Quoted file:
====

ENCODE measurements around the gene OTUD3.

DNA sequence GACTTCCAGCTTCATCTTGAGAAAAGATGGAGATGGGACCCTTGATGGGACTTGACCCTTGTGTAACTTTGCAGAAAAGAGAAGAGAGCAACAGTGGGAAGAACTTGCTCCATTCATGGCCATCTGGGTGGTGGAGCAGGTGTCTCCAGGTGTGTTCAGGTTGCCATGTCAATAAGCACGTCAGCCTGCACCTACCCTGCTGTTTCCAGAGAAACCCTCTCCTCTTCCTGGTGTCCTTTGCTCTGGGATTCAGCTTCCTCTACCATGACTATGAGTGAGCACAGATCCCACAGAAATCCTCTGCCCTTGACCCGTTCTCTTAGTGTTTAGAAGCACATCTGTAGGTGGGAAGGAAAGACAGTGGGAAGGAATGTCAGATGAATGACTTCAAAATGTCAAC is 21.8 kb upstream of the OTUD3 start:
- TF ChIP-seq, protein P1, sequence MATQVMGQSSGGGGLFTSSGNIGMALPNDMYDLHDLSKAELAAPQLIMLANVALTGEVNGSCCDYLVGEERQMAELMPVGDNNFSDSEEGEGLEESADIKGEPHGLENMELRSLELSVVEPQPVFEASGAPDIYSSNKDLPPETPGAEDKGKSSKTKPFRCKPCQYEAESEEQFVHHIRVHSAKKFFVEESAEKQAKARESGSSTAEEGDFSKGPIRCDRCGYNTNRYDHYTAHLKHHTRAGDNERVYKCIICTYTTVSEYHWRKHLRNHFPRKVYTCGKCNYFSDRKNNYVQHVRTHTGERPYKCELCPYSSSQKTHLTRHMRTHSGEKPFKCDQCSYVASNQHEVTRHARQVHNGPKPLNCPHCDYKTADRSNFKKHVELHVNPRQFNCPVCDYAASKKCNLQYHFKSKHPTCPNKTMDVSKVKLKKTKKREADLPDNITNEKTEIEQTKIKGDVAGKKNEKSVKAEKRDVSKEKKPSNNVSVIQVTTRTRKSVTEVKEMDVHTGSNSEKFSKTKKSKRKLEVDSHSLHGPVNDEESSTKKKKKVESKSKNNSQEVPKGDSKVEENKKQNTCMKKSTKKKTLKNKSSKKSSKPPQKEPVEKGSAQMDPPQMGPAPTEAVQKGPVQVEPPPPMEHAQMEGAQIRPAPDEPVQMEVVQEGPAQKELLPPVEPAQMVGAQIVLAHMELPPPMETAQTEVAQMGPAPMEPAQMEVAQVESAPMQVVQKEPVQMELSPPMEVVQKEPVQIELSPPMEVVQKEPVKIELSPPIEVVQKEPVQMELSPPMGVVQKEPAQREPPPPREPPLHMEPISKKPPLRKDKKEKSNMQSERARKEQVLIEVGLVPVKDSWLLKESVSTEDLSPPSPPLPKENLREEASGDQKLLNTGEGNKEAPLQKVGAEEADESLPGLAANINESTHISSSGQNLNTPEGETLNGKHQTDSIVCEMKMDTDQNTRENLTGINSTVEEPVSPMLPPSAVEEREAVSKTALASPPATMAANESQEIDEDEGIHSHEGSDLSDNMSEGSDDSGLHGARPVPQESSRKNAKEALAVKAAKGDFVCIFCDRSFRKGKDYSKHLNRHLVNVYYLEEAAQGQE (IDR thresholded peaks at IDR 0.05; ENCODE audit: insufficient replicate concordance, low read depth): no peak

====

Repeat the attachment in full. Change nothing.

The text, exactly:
ENCODE measurements around the gene OTUD3.

DNA sequence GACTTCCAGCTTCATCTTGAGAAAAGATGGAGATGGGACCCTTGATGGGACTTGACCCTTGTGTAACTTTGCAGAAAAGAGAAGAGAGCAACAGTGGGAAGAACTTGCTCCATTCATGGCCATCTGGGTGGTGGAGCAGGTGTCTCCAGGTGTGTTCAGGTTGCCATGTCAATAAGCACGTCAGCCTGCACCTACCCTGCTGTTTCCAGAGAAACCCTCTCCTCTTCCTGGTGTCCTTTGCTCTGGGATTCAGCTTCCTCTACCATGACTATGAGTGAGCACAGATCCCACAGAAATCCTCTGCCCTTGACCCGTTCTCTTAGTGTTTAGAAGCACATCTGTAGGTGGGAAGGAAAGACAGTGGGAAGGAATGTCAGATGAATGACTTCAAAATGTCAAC is 21.8 kb upstream of the OTUD3 start:
- TF ChIP-seq, protein P1, sequence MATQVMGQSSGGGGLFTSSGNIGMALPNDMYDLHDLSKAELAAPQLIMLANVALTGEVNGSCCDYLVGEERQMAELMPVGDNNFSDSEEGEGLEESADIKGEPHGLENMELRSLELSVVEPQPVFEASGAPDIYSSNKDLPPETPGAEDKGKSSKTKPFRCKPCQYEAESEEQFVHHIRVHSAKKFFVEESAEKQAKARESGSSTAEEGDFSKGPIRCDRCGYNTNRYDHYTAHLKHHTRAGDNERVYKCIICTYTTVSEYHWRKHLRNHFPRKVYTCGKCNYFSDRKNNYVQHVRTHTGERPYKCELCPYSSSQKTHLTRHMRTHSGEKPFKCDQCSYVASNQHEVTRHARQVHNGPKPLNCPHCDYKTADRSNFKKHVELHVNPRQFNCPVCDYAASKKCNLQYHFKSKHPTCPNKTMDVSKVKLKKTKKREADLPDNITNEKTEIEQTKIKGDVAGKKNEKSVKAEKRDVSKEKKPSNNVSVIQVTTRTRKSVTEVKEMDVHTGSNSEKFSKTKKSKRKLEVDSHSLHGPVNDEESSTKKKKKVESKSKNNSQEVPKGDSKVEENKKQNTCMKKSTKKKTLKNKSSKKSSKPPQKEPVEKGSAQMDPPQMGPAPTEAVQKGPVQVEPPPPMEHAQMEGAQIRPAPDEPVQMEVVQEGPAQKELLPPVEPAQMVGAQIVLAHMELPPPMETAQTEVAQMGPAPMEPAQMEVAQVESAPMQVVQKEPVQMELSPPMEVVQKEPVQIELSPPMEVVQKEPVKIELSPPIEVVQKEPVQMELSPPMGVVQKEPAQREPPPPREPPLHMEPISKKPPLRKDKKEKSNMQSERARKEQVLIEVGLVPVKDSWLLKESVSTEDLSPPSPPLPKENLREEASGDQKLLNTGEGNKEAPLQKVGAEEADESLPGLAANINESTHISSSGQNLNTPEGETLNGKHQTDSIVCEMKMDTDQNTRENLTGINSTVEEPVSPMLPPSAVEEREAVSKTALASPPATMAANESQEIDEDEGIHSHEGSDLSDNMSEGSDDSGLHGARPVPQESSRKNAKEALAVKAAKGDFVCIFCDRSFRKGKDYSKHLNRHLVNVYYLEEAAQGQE (IDR thresholded peaks at IDR 0.05; ENCODE audit: insufficient replicate concordance, low read depth): no peak